The mood seems buoyant. A simple recitation of the Pledge of Allegiance draws cheers when one woman supplements the final words "with liberty and justice for all" with "including the unborn."
Several elected officials (led by state Rep. Kent Lambert and County Commissioner Wayne Williams) and selected faithful fire up the crowd by touting Lamborn's record as a rep. His place on the House Armed Services Committee gives him power, they say, and some consider his voting record the most conservative in Congress.
Few seem inclined to spoil the mood by looking ahead to what could be a bruising primary battle for the Republican nomination. Lamborn will likely face two of his main rivals from the six-way race he barely won in 2006.
One woman speaks of Lamborn's accessibility and devotion to constituents before briefly noting, "I am so sorry we are going to have another divisive battle."
Many in Lamborn's six-county district, though, are likely tickled. Jeff Crank, a top aide for Rep. Joel Hefley in the '90s, announced his candidacy in November. He missed the GOP nod for his old boss' seat by only a few hundred votes in '06.
Retired Maj. Gen. Bentley Rayburn, who finished third in the 2006 primary, is also taking another shot. Saying the caucus system has helped create divisions in the party, Rayburn has announced plans to put his name on the Aug. 12 primary ballots by collecting 1,000 signatures.
Since beating Democrat Jay Fawcett in the 2006 general election, Lamborn has earned criticism for everything from sending too many constituent mailings to apparently making threatening calls to a couple supporting a rival.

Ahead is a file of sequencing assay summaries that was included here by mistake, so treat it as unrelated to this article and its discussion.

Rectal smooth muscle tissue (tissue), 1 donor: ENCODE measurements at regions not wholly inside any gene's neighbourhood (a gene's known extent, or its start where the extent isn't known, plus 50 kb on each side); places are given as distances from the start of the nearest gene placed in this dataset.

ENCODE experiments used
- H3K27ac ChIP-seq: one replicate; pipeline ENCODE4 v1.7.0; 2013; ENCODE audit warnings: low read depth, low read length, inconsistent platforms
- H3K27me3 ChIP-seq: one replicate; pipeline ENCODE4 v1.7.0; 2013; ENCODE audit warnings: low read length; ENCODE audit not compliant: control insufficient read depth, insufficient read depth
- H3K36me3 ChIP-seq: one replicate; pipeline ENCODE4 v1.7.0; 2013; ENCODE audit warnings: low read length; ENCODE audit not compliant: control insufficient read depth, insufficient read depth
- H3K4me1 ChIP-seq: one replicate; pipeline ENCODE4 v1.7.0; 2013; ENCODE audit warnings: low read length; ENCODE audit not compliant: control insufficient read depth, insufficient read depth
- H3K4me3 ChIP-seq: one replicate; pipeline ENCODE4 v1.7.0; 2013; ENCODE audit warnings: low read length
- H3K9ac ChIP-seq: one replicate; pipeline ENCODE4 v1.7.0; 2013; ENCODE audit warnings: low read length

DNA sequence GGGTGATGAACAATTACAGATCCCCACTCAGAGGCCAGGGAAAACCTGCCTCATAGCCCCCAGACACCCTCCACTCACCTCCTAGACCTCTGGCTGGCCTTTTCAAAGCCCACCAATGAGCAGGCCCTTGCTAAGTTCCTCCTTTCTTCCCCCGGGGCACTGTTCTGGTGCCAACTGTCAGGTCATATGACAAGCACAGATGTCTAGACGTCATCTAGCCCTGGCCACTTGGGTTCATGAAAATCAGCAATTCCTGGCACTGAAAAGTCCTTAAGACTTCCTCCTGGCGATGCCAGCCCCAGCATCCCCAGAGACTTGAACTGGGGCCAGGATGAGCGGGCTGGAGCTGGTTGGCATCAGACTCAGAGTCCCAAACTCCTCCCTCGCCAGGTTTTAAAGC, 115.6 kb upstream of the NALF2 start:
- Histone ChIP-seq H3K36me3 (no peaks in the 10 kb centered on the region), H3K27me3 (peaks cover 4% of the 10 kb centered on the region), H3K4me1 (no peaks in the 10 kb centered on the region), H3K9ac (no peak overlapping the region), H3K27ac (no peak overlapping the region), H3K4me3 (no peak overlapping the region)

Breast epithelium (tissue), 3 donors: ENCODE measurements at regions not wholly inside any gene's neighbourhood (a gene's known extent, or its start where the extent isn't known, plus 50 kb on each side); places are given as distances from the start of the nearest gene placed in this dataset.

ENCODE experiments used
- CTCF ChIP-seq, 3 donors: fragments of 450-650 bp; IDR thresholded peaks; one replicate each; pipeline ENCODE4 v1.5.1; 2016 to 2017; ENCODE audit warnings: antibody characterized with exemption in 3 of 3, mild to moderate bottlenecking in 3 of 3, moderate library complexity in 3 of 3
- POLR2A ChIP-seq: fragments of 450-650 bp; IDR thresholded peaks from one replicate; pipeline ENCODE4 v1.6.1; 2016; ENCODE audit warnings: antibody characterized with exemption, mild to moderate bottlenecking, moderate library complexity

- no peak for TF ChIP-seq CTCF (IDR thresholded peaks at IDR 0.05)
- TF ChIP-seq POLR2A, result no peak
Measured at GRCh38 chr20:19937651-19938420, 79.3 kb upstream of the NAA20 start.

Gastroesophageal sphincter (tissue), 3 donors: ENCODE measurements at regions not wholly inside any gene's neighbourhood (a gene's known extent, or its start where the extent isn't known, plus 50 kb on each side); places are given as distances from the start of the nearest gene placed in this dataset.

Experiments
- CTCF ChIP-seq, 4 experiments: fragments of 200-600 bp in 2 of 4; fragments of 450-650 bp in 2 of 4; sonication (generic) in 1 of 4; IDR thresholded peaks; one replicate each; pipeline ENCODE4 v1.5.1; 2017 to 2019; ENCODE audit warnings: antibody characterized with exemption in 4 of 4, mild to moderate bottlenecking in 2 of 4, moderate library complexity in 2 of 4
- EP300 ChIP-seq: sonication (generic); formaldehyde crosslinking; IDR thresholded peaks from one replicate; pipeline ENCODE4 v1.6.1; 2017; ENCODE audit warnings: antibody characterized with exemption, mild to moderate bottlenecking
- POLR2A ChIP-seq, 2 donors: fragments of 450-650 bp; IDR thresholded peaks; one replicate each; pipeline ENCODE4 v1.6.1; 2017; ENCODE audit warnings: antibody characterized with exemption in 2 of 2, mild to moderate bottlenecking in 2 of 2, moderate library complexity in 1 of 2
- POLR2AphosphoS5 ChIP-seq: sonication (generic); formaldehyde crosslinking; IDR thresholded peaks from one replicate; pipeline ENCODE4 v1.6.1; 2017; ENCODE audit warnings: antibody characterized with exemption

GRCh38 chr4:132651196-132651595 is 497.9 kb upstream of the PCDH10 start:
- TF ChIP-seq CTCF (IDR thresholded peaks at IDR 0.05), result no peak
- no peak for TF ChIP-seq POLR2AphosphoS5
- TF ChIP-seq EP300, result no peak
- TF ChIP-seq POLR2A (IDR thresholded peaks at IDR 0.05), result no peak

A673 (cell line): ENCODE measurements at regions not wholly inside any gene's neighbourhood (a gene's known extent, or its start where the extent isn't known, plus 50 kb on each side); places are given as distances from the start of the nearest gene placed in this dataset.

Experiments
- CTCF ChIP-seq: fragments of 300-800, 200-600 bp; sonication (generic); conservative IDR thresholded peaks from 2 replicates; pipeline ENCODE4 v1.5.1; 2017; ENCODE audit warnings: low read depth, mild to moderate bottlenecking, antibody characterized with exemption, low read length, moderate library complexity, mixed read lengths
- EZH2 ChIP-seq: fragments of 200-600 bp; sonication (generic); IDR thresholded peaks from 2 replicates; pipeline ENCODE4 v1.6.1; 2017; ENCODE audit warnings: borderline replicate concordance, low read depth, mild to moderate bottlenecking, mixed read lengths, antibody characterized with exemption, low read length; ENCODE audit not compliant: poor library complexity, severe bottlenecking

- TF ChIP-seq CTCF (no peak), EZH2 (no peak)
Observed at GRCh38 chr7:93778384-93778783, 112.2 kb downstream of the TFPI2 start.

El Paso County Commission Chair Dennis Hisey, who has not given an endorsement, mentions that Lamborn only managed to attract a couple dozen colleagues to his side as the House overwhelmingly voted to suspend further study of a proposal to expand Fort Carson's training grounds at Pion Canyon.
"That kind of tells you his clout," Hisey says.
A similar dissatisfaction is apparent in other parts of the district, which, in addition to El Paso County, includes Teller, Chaffee, Fremont and Lake counties, as well as part of Park County.
Melissa Scott, one of two vice chairs of the Chaffee County Republican central committee, declines to state her own preference among District 5 contenders, but says she's noted a trend in her party. Late last year, she says, most had wanted to avoid a contentious primary fight.
Weeks later, many were talking about the candidacy of Jeff Crank.
"They don't feel like [Lamborn] has represented this part of the district," Scott says.
Lamborn, speaking to supporters Monday night, suggests instead that his opponents could only take the seat leftward. He speaks proudly of voting against the Democrats 99.3 percent of the time.
I dont think that gives my opponents much to run on, he says.
Candidates have three basic options for getting their names on the Aug. 12 primary ballot, and going by straight petition is one of them.
Local party officials have stated a preference that candidates go through the caucuses. Delegates from the 5th district selected at Tuesday's caucuses will vote among candidates going that route at a Republican assembly May 30.
Candidates getting more than 30 percent of the vote will go on the ballot. Those getting 10 to 30 percent will still need to petition. Those getting less than 10 percent will be kept off it.
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